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Abstract

When I was a high school US history teacher in the Washington Heights neighborhood of New York City, I sometimes wondered about the relationship between patriotism and critique of one’s nation. Specifically, I questioned just how critical students could be without becoming disaffected toward the United States. I tried to be honest with my students about the nation’s mixed record of democracy—how the country was founded on ideals of equality and yet stole land from Native Americans, kidnapped millions of Africans as part of a massive system of chattel slavery, and denied the vote to women until 1920. But I wondered if these realities, paired with enduring inequalities, would make students want to dissociate themselves from this country and participation in political life.

I had one student who made me think that perhaps the inverse was true: that the more students understood American failures to promote equality, the more motivated they would be to engage in fighting for it. He was the son of Nigerian immigrants. In ninth grade, he threw ketchup packets at his global history teacher, skipped class, and was regularly suspended. But in 11th grade English class, he read The Autobiography of Malcolm X and became a different student, seemingly overnight. He adopted a serious demeanor, wore a tie to school each day, and became a leader in class discussions. In reading about the injustices that drove Malcolm X to lead a movement for Black civil rights, this student saw a reason not for despair but for pursuing education so that he too could contribute to that movement. From that moment on, I wondered whether it was in fact impossible for schools to develop the type of citizens needed to protect and improve our democracy unless students were taught to be critical of the nation’s flaws.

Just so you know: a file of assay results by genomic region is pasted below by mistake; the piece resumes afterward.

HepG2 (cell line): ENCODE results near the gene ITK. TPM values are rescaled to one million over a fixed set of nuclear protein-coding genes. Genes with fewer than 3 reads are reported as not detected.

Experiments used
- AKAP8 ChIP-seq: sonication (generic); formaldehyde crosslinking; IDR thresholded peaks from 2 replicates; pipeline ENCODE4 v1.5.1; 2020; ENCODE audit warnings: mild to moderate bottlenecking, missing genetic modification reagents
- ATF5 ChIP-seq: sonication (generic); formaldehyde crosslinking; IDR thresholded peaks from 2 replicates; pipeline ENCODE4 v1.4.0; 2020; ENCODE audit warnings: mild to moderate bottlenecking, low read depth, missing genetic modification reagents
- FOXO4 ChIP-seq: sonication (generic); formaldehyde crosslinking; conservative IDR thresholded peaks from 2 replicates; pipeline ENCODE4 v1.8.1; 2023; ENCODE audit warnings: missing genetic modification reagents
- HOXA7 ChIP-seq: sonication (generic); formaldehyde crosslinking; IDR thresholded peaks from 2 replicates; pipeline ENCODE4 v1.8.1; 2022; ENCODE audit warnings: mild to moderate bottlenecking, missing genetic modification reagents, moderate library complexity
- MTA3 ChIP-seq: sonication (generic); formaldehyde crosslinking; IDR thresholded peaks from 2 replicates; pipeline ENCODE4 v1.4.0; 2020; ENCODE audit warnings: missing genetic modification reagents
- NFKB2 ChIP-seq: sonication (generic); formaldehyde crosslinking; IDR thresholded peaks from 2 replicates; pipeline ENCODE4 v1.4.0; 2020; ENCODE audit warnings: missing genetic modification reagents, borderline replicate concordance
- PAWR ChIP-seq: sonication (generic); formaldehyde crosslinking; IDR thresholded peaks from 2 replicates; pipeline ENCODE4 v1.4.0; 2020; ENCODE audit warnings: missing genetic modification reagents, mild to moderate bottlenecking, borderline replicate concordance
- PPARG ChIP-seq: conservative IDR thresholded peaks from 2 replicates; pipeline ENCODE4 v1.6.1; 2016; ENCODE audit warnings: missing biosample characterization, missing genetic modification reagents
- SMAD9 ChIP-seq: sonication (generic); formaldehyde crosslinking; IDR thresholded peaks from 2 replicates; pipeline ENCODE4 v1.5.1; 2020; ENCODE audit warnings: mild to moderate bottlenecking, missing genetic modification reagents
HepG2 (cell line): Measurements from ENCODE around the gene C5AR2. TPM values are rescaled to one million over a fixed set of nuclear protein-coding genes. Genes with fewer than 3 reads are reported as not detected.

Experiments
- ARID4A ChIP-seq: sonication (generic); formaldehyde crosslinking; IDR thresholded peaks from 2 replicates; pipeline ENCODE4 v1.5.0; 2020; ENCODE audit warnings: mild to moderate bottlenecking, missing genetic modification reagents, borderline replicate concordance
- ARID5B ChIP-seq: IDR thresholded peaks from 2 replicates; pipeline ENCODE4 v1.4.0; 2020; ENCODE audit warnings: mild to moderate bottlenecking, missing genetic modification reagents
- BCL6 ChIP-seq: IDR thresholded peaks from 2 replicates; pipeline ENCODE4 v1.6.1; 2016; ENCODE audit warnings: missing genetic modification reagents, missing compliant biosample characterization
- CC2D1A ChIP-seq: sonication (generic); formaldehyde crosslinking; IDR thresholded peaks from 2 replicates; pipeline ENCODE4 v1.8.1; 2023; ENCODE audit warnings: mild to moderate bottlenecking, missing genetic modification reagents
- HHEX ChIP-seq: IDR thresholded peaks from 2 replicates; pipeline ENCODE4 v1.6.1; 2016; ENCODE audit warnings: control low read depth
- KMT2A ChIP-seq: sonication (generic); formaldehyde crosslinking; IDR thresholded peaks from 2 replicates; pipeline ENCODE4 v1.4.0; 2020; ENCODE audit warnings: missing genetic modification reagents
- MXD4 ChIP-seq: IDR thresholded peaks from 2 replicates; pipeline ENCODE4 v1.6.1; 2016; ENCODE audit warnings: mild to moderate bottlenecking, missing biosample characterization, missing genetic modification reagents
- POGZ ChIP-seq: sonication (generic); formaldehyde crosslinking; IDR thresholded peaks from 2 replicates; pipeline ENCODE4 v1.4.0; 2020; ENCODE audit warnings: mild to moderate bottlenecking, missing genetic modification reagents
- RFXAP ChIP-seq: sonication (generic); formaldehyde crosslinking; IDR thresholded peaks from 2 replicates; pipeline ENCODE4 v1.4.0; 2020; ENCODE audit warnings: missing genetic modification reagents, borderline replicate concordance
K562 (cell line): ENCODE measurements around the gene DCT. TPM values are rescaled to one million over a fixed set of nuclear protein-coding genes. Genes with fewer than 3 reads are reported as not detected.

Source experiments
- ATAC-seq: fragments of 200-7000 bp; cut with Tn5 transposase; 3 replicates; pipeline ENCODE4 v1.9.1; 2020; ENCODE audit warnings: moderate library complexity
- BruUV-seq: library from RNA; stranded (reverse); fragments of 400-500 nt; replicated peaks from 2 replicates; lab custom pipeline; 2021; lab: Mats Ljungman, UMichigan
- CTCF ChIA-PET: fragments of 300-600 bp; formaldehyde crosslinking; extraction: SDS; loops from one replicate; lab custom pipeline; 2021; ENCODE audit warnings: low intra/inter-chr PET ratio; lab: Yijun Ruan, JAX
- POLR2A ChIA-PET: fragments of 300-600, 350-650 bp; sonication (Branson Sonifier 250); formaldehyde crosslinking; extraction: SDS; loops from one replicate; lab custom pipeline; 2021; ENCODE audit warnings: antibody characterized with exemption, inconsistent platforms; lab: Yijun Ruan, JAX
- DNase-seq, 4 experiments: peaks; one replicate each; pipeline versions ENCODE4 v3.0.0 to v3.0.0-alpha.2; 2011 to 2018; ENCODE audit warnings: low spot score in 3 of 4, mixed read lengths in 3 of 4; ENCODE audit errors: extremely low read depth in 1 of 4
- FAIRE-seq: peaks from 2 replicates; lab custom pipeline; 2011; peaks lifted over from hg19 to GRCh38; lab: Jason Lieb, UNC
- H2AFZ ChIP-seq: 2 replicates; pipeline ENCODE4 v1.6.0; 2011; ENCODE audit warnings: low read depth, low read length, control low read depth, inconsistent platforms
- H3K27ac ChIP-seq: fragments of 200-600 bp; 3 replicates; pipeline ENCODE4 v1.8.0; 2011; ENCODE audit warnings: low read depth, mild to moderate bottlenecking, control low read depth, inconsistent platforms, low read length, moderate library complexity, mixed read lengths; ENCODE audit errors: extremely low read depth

Author Biography

Hillary Parkhouse



Hillary Parkhouse is an assistant professor in the Department of Teaching and Learning at Virginia Commonwealth University. A former high school social studies and ESL teacher in the Washington Heights neighborhood of New York City, her research now focuses on critical citizenship education in urban classrooms, youth activism, and inclusive and justice-oriented teaching practices.

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